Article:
Air Force drops a sweetheart deal onto ranch land

  In an unorthodox move, the U.S. Air Force plans to offer an Idaho rancher around $1 million to turn his grazing allotment into a bombing range.


The deal, which was added to the defense appropriations bill by Idaho Republican Sen. Dirk Kempthorne, would pull Bert Brackett's cattle off 12,000 acres of Bureau of Land Management land. In return, Brackett would get fencing and water facilities on a new allotment, in addition to getting first call on a possible future re-lease of the old allotments. He would also get a sum equal to the value of his cattle and his profit - an amount which Sen. Ron Wyden, D-Ore., estimates to be as much as $1 million over a decade. Wyden opposes the plan.


An Air Force spokesman says the military chose Brackett's 12,000-acre allotment because he was the only rancher there. The Air Force set the full value of Brackett's operation as the fee, adds Lt. Tom Lilly, to make sure he can keep his operation.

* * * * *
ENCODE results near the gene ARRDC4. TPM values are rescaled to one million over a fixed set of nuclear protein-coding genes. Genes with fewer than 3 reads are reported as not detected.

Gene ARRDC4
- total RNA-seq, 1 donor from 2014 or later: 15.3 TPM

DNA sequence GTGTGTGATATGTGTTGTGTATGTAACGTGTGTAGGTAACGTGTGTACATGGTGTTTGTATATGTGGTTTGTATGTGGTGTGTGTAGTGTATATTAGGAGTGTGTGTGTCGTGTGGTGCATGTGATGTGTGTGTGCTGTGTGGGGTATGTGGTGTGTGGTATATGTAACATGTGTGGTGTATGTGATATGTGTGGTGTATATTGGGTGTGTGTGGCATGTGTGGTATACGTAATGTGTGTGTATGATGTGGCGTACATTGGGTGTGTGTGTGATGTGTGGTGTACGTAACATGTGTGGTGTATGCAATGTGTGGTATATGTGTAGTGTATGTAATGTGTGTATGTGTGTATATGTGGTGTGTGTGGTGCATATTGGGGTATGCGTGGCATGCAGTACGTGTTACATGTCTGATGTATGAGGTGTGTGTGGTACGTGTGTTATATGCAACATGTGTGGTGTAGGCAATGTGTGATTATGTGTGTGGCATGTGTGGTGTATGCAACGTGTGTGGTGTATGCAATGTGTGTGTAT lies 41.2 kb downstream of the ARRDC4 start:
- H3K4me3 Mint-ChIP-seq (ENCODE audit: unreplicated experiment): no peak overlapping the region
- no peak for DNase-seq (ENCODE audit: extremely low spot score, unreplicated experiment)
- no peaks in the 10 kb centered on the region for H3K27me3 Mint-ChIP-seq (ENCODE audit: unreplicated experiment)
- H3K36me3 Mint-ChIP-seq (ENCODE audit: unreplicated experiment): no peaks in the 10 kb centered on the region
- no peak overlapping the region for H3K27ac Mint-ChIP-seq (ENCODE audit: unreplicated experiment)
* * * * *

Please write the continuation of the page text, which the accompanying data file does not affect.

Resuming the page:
Wyden says the bill sets a dangerous precedent, treating grazing permits as a right instead of a privilege. Lisa Shultz of the Wilderness Society agrees. "Brackett's getting paid for something he didn't lose," she says.


Even Brackett doesn't like the deal. "We have everything to lose and little to gain," he explains, doubting the new grazing allotment will compare to the old. His family has grazed cows in the general area since before he was born, and he hopes his children will continue to ranch there.


The Senate approved the bill and the House will discuss it in December.


* Taffeta Elliott